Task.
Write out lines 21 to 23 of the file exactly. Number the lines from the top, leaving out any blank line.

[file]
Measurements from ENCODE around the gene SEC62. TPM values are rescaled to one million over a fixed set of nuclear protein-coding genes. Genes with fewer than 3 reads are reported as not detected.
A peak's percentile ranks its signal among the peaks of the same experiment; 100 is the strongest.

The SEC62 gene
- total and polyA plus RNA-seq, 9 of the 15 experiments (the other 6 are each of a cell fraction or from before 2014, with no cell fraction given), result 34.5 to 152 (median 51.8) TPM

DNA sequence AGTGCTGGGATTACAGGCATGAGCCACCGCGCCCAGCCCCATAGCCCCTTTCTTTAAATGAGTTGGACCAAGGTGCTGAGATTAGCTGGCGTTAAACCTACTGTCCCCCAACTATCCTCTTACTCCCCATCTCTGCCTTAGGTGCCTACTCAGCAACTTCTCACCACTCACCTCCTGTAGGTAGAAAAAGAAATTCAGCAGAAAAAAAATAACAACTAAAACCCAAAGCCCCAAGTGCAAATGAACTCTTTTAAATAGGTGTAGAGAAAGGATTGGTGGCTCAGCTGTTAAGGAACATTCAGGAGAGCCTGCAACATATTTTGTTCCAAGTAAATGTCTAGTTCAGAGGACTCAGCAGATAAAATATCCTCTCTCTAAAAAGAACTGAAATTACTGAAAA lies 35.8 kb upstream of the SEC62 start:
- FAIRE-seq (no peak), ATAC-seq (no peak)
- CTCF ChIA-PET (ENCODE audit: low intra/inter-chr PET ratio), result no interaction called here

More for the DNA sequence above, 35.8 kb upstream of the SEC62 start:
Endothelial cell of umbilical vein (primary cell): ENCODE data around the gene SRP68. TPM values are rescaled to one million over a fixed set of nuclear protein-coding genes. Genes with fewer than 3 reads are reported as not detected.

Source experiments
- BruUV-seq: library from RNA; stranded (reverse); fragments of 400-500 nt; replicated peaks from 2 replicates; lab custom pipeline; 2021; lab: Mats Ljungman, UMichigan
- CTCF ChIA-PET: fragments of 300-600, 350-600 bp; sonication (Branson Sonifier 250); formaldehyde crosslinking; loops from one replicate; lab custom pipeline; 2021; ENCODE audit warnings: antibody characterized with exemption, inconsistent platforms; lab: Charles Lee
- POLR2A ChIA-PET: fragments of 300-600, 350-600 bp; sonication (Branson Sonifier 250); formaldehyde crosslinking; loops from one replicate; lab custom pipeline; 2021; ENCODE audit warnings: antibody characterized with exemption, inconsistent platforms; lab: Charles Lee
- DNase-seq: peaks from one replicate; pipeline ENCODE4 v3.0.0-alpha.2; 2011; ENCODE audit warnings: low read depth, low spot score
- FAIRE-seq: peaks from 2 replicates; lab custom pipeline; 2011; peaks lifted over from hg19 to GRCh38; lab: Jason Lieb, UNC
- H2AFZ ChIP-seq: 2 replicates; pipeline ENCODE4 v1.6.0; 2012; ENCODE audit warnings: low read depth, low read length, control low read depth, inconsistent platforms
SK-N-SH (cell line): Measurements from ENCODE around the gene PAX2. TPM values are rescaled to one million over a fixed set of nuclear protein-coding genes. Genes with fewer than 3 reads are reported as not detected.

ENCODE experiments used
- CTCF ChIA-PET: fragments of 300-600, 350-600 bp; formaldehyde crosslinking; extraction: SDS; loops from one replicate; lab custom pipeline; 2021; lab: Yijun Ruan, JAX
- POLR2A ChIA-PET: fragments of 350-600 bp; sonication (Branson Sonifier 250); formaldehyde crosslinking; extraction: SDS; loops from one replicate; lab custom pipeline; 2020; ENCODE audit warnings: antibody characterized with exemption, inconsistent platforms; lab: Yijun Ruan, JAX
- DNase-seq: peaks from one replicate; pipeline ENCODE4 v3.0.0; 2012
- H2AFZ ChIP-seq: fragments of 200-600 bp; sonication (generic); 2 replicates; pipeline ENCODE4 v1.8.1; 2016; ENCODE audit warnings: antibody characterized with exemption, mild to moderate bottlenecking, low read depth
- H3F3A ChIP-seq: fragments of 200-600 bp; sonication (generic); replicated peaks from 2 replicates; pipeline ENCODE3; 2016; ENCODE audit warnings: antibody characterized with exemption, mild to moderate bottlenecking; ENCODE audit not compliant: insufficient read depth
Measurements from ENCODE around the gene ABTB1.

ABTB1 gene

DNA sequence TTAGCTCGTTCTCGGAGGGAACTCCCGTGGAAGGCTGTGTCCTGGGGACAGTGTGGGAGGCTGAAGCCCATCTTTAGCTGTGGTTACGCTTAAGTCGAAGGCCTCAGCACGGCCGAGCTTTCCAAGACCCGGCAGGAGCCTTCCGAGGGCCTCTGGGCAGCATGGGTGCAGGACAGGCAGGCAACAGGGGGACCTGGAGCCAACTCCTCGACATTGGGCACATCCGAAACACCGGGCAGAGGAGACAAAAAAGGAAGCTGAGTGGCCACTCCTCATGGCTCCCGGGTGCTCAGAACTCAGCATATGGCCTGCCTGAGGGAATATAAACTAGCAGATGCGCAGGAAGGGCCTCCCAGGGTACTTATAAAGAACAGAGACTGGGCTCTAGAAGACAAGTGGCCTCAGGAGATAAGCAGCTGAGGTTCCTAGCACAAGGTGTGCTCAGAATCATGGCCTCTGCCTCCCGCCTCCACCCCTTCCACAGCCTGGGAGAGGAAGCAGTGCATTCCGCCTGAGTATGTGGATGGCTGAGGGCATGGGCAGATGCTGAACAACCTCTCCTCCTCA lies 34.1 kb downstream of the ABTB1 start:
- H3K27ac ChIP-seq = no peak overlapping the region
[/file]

- DNase-seq: peaks from one replicate; pipeline ENCODE4 v3.0.0; 2012
- H2AFZ ChIP-seq: fragments of 200-600 bp; sonication (generic); 2 replicates; pipeline ENCODE4 v1.8.1; 2016; ENCODE audit warnings: antibody characterized with exemption, mild to moderate bottlenecking, low read depth
- H3F3A ChIP-seq: fragments of 200-600 bp; sonication (generic); replicated peaks from 2 replicates; pipeline ENCODE3; 2016; ENCODE audit warnings: antibody characterized with exemption, mild to moderate bottlenecking; ENCODE audit not compliant: insufficient read depth